kiddie coaster, a cute wood oval with NAD trains. We hung around like
vultures until the kiddieland closed just so we could get a ride credit on
this ACE Coaster Classic. They gave us three circuits apiece. I thought
this would be an ideal ride to introduce kids to coasters. Not quite as
violent as some steel kiddie ovals, but still a speedy little ride. One of
the hills on the far side was surprisingly fast, though it never got to the
point of airtime. Thanks to the folks at Rye for letting us indulge
ourselves in this way, and Dana for making the arrangements!

We took several other classic rides while at the park. The Racing Derby is
quite good, though it took them a long time to "wind it up" for us as they
checked to see if we were in the proper riding position. The Whip was
interesting; it seemed to have more action than usual on the straightaways,
but less on the turns. The Old Mill was a bit more enjoyable to make fun
of than to ride. Some scenes seemed to be missing. I'm still trying to
figure out the significance of the line "You tell them" is. Made me think
of "Now you will pay!" The Old Mill was unique in that it runs directly
under the Dragon Coaster, whose rumble can occasionally be heard.

The next day, Tim and I headed to Dorney. We got there early, when the
park was still quite empty. But even later in the day, the "Water park
phenomenon" took hold, and the park remained relatively empty for an
amusement park on a fair-weather July Sunday. Rides were very easy to get,
even Steel Force rides. But even with the low crowds, the rides were run
at admirable efficiency; three trains all day on Steel Force, for instance.

Getting into the park on my Cedar Point season pass was easy. However, the
gate attendant asked me to empty my water bottle before I could go in, even
though it only contained tap water. It didn't much matter; he let me keep
the bottle, which meant I could refill it anyway, but I find this a strange
and unnecessary policy.

We began our day on Hercules, because it was there. Pretty much everything
people say about this ride is true. The trip to the lift is the best part
of the ride. After that, there's a long braked drop into a turnaround over
the lake. The turnaround and the hard seats exacerbated my headache from
the previous day's Cyclone riding. Fortunately, the other coasters at the
park didn't do this. After this drop, the ride slowed precipitously.
Obviously the brakes detracted from it. In the front, I could feel that it
was trying to do more than it could at its current speed. Speaking of the
front, the Cedar Fair front-loading policy was present to an extreme. Some
poor man was forced to ride in the very front seat because there was nobody
else in the station to load any other seats. Note on the trains: the lap
bars were well-behaved, as they stayed in position throughout the ride (if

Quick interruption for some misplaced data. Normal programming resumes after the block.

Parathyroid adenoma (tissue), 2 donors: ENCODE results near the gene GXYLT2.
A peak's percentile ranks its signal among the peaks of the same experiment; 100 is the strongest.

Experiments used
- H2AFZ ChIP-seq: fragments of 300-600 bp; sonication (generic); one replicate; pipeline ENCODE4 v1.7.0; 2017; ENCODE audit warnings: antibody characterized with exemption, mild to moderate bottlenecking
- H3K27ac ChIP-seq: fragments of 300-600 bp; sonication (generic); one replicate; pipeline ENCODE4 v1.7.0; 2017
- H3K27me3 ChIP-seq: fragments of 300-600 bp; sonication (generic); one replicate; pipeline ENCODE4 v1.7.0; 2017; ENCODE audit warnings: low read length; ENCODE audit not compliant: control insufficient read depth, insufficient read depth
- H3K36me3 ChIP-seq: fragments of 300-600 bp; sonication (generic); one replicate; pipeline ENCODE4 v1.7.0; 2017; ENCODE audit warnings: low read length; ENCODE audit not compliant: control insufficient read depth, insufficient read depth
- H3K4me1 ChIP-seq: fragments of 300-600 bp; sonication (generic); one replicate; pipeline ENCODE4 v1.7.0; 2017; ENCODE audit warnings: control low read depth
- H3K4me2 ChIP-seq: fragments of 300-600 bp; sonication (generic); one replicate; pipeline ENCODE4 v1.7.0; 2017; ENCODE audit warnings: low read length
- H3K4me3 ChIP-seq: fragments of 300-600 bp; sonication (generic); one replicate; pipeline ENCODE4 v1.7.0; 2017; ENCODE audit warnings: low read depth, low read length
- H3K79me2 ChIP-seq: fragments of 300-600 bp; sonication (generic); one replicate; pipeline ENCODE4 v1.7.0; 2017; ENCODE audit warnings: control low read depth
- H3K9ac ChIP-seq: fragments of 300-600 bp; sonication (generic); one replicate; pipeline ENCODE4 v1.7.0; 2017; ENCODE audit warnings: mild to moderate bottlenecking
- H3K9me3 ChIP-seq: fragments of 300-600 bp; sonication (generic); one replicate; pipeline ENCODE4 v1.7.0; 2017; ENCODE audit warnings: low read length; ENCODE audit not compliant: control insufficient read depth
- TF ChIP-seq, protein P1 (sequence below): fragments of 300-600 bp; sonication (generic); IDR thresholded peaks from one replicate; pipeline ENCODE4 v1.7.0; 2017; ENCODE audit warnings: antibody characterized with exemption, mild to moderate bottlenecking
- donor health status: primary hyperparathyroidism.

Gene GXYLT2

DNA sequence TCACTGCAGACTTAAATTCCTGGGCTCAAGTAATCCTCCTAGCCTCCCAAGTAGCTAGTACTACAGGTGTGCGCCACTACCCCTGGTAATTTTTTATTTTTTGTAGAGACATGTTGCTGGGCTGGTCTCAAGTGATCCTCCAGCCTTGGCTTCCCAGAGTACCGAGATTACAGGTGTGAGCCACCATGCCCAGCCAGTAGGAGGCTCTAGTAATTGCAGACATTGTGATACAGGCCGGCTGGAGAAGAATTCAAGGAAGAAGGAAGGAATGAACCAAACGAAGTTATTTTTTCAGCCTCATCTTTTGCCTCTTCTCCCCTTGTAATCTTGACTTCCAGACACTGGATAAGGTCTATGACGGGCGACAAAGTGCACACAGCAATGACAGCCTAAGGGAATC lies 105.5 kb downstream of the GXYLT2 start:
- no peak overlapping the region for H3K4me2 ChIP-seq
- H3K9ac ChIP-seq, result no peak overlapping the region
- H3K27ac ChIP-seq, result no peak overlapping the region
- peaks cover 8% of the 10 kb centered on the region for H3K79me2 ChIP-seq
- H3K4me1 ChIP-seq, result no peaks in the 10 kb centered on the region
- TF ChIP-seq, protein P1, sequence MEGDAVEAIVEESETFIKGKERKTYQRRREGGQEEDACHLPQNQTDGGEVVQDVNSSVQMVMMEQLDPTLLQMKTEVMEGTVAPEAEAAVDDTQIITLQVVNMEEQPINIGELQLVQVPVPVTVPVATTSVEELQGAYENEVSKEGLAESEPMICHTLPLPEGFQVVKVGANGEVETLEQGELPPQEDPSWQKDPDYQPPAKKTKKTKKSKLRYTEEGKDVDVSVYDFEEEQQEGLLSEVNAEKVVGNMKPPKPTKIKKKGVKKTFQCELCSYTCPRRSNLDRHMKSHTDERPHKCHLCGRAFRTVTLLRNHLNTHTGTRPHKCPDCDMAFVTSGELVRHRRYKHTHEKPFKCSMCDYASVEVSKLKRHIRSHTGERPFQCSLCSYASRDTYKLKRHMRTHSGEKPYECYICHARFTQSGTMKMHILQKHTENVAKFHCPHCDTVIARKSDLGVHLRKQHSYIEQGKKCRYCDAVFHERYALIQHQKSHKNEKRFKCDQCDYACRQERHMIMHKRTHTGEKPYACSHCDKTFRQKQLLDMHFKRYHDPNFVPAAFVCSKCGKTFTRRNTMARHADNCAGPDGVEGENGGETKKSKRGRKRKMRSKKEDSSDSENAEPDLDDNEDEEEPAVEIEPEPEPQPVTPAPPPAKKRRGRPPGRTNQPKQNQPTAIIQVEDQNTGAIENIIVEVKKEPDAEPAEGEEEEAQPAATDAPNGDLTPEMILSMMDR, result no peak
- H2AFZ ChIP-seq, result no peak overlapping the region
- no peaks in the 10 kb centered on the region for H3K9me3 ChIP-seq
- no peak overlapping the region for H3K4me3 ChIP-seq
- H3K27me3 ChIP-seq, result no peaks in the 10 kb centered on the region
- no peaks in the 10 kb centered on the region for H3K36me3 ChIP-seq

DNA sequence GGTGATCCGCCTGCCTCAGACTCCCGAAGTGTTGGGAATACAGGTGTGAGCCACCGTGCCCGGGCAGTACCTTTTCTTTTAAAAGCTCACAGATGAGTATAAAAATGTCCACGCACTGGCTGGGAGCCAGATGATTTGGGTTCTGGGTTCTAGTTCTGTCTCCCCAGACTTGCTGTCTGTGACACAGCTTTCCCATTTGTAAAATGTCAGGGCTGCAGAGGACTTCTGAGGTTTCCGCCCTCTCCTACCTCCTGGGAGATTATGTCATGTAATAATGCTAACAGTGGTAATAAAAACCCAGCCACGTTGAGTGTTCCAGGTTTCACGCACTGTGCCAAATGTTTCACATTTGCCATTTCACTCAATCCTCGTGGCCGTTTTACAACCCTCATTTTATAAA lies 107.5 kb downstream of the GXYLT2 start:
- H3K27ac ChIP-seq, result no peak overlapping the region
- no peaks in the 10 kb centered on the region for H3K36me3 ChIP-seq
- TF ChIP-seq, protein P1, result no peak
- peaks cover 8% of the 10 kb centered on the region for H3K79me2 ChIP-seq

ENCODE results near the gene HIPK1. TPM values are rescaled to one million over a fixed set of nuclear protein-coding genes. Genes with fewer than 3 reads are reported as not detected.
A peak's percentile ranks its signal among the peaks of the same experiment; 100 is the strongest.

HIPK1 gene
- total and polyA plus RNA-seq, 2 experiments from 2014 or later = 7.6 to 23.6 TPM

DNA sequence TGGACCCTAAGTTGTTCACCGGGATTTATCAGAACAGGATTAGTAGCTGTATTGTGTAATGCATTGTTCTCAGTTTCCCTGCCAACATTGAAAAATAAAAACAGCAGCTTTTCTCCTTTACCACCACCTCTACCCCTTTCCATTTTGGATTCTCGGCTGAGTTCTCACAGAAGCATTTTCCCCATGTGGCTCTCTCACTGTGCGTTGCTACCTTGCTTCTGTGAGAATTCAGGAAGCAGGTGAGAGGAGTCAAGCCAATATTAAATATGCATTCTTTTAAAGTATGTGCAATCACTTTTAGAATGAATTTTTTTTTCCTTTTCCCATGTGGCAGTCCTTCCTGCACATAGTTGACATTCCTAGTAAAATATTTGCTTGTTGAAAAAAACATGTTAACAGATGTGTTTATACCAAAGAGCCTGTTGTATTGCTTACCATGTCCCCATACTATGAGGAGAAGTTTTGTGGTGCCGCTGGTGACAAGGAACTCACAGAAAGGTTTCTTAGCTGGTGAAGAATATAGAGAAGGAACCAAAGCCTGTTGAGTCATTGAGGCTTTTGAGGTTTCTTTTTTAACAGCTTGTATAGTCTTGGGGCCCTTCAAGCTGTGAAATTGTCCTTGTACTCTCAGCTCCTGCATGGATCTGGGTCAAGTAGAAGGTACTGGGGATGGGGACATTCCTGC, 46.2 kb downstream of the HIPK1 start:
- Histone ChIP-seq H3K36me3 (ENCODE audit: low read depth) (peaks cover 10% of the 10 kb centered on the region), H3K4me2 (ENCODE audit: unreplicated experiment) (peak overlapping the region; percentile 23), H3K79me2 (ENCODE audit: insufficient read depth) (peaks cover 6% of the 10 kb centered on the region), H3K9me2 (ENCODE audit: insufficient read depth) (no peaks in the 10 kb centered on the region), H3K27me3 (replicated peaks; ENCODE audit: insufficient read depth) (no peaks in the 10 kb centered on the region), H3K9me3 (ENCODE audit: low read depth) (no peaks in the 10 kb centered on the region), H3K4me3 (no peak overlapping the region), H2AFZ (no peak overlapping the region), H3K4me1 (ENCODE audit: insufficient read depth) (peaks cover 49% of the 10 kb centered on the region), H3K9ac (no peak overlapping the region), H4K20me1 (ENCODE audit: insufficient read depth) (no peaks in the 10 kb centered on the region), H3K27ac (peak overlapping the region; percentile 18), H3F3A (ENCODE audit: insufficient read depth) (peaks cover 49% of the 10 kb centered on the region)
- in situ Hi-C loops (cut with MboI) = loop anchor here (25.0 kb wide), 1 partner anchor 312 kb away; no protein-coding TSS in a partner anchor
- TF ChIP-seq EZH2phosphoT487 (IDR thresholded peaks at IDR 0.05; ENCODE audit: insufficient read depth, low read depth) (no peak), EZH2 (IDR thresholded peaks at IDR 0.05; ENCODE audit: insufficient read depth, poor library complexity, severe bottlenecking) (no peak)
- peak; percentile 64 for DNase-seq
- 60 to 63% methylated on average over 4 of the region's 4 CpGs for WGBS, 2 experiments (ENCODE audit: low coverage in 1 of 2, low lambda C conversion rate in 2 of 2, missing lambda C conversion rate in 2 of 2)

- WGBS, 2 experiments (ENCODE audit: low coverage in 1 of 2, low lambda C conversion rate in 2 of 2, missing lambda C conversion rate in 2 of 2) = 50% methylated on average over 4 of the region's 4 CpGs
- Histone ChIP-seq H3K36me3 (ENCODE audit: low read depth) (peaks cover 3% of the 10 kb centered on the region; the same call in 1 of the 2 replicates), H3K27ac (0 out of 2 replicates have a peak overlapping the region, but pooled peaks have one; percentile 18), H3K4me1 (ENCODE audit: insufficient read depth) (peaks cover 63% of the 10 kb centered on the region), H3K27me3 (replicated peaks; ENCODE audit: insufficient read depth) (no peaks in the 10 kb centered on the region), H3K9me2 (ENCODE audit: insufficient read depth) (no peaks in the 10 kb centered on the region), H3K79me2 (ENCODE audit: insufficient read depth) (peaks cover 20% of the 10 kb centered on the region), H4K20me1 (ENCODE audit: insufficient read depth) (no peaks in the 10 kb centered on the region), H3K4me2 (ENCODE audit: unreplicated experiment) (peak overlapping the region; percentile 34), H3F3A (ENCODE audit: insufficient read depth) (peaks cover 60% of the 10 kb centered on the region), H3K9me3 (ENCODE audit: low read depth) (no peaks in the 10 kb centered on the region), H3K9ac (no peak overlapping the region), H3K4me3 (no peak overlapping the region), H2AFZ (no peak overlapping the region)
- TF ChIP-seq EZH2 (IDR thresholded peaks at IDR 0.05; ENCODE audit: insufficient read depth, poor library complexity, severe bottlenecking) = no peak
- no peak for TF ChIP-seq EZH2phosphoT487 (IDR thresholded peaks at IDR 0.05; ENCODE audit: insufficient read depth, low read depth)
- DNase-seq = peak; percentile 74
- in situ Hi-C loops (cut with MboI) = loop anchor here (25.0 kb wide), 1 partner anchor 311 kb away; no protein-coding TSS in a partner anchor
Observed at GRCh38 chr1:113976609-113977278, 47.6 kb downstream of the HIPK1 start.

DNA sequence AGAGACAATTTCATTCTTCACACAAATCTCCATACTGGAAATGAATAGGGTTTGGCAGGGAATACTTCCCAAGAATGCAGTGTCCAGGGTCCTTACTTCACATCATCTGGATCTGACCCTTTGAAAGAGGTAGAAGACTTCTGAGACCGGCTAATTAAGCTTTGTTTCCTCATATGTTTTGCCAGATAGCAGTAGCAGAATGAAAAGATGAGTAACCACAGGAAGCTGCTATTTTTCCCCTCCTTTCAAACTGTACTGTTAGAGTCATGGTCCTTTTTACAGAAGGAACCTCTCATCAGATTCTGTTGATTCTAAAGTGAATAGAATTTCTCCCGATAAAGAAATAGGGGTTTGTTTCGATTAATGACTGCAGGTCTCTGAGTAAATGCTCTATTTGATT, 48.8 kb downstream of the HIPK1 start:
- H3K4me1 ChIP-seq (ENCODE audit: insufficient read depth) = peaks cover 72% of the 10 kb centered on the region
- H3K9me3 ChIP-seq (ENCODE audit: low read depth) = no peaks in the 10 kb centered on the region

they would have come down, it would have been at the base of the first
drop, for sure).

Our next ride was on the Laser. Here again I didn't care for the loading
policy, which is basically to load the train in single file from front to
back. This policy is probably dictated by the design of the station,
though, which doesn't really allow people enough room to line up for seats,
or for them to let more than a trainload at a time on the platform. The
ride itself was really fun. Two loops followed by some good twists (the
one directly after the loops was the best). I didn't get to sample all the
seats I would have wanted to, but it was distinctly more intense toward the
front than in the middle. I never got to ride toward the back.

Next, it was time to ride (and ride, and rideŠ) Steel Force. I made this
my 125th coaster (plus or minus a few, I must admit; there are a few
uncertainties in my early riding history). I was of course eager to
compare it to the other hypers I've ridden, particularly Magnum.

In the efficiency department, Steel Force is unsurpassed. The operators
can dispatch a train immediately after the preceding one drops off the
lift. Meanwhile, the third train is approaching the station at the same
time. It's a wonder to watch, particularly since given the short lines,
they didn't *have* to run it that well. Kudos to the crew!

Another thing that was great about the crew was how they checked lap bars,
or perhaps *didn't* check lap bars. Except for the case of small children,
they only would make a visual check, meaning that the bars would never be
forced down on you. Twice, they did *ask* me to lower my bar a notch more,
but that's far better than jamming it down. The springs on the bars were
quite stiff, too, meaning the airtime could be enjoyed in full.

What about the ride itself? And of course, the question everybody asks,
how does it compare to Magnum? After 15 rides on Steel Force, I still
can't decide! I think I have to simply let the two be tied for my #1 steel
coaster spot. Magnum clearly has the best view and better tunnels. I also
preferred its outward trip and turnaround to Steel Force's, though it's a
very close call on both counts (but Steel Force's second and third hills
were a bit disappointing in the back). The return run, in my book, belongs
to Steel Force. I do love Magnum's style of airtime, but I didn't find
Steel Force's to really be any less extreme. One reason I think people
experience them differently is simply that the Magnum lap bars will
generally be lower than Steel Force's at this point in the ride, making
Magnum's air feel less like floating. If the trains had equivalent lap